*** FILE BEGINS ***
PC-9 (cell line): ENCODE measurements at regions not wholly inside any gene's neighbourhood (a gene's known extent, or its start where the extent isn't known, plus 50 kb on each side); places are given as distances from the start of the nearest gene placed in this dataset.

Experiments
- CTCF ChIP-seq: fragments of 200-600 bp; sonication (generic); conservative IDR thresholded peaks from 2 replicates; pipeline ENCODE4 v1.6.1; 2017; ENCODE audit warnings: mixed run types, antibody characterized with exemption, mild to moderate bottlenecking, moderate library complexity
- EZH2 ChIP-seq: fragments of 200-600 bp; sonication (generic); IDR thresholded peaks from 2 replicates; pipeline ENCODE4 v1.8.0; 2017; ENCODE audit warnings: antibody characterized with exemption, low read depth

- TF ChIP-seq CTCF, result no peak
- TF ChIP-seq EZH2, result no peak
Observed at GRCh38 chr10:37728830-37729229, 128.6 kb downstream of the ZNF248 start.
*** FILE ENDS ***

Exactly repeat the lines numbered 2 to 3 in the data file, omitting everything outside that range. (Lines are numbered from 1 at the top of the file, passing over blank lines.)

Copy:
Experiments
- CTCF ChIP-seq: fragments of 200-600 bp; sonication (generic); conservative IDR thresholded peaks from 2 replicates; pipeline ENCODE4 v1.6.1; 2017; ENCODE audit warnings: mixed run types, antibody characterized with exemption, mild to moderate bottlenecking, moderate library complexity